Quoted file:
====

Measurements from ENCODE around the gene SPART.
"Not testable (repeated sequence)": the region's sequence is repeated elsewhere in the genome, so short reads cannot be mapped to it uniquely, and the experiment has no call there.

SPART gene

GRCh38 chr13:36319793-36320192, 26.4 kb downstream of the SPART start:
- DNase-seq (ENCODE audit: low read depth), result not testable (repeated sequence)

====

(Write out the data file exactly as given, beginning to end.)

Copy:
Measurements from ENCODE around the gene SPART.
"Not testable (repeated sequence)": the region's sequence is repeated elsewhere in the genome, so short reads cannot be mapped to it uniquely, and the experiment has no call there.

SPART gene

GRCh38 chr13:36319793-36320192, 26.4 kb downstream of the SPART start:
- DNase-seq (ENCODE audit: low read depth), result not testable (repeated sequence)